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Verizon Wireless shortens exclusive cell phone deals

Largest wireless service provider in the U.S. says that it will limit the amount of time it offers phones exclusively, aiming to ensure smaller carriers get access to them, too.

Marguerite Reardon Former senior reporter
Marguerite Reardon started as a CNET News reporter in 2004, covering cellphone services, broadband, citywide Wi-Fi, the Net neutrality debate and the consolidation of the phone companies.
Marguerite Reardon
2 min read

Verizon Wireless said Friday that it will modify its cell phone exclusivity deals to ensure that smaller carriers get access to hot new phones more quickly.

In a letter dated July 17, Verizon Wireless CEO Lowell McAdam told key members of Congress that Verizon Wireless, which is the largest wireless service provider in the country, would allow smaller wireless operators with fewer than 500,000 customers to offer phones it was offering exclusively to Verizon customers after six months. Some exclusivity deals that Verizon has had with handset makers have lasted years.

McAdam sent the letter after lawmakers on Capitol Hill have questioned the practice of large cell phone companies striking long exclusive deals with certain handset makers, essentially ensuring that smaller operators that often serve rural areas do not get access to the hottest phones. The Federal Communications Commission and the Justice Department have also been looking into the practice.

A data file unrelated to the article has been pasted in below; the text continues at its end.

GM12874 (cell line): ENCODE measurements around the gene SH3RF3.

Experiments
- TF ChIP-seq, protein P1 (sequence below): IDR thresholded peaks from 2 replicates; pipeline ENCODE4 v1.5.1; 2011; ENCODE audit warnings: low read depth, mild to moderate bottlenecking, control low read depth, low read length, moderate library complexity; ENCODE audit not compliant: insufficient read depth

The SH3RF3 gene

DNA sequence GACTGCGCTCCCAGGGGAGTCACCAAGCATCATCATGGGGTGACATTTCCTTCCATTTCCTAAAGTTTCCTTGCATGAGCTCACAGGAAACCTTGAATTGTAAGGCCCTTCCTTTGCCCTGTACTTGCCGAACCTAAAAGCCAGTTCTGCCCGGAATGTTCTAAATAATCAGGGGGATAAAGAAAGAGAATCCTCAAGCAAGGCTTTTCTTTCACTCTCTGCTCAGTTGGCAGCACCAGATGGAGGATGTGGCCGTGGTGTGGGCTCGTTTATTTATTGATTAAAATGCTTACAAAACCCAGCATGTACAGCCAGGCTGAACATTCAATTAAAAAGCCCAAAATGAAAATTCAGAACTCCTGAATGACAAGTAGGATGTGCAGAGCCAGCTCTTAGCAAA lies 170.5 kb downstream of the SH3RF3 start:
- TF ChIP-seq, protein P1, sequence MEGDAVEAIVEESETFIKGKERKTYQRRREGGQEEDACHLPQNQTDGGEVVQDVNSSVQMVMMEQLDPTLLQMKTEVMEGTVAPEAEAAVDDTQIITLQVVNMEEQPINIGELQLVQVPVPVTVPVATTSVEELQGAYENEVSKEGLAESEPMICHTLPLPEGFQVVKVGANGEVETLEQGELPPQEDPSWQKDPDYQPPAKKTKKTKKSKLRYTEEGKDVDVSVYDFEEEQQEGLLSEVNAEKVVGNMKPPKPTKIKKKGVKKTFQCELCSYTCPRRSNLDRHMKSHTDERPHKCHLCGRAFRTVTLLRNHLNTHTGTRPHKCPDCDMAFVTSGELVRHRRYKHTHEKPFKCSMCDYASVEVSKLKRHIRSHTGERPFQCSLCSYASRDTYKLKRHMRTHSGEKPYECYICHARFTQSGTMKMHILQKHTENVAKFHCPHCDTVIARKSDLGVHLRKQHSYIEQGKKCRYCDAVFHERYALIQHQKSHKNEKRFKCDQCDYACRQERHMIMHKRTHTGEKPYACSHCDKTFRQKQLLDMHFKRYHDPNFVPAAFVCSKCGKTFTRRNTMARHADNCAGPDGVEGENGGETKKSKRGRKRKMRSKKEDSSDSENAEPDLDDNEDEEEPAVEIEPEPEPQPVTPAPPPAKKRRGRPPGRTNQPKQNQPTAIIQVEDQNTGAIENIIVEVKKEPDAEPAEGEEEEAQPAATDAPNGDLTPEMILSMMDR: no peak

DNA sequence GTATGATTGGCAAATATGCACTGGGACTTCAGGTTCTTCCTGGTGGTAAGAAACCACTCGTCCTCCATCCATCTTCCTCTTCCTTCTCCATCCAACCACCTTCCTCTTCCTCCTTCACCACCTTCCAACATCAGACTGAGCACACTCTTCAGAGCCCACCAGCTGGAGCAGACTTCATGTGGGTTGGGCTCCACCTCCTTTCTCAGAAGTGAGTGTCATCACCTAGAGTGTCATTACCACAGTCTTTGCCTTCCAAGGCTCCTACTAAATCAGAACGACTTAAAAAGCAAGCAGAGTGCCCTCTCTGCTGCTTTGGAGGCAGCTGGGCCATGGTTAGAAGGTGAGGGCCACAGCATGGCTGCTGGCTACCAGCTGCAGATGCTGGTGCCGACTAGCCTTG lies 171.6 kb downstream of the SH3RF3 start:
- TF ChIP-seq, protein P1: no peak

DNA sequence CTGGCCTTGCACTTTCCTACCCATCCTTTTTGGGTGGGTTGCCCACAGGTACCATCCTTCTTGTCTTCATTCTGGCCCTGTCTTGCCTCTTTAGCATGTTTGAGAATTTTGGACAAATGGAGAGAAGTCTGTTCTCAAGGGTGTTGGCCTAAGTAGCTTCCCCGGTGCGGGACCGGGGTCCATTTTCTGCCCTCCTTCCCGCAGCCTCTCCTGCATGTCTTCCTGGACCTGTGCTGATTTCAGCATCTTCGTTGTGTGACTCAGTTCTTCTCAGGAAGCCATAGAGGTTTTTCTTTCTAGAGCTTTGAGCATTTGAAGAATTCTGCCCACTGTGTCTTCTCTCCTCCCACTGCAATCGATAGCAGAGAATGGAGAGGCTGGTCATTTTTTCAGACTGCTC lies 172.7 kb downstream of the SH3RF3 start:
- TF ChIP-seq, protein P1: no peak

The most publicized exclusive cell phone deal is AT&T's multiyear contract with Apple to be the exclusive carrier of the popular iPhone. Consumer groups have long complained that consumers living in areas not served by AT&T have been completely shut off from getting the latest and greatest cell phone technology in the iPhone.

In what looks like an effort to head off any legislation from Congress or further action by the FCC and Justice Department, Verizon said it would amend its policy to ensure that smaller carriers get access to new phones as well.

"Any new exclusivity arrangement we enter with handset makers will last no longer than six months - for all manufacturers and all devices," McAdam wrote in the letter.

But McAdam also defended the practice of exclusivity deals and said that the company still plans to strike such deals with handset manufacturers.

"Exclusivity arrangements promote competition and innovation in device development and design," he said in the letter. "This new approach is fair to all sides."

It will be interesting to see if any of the other major cell phone operators follow Verizon's lead on shortening the time it has exclusive deals. If not, it seems unlikely that such a move by a single operator would be enough to appease law makers and government regulators.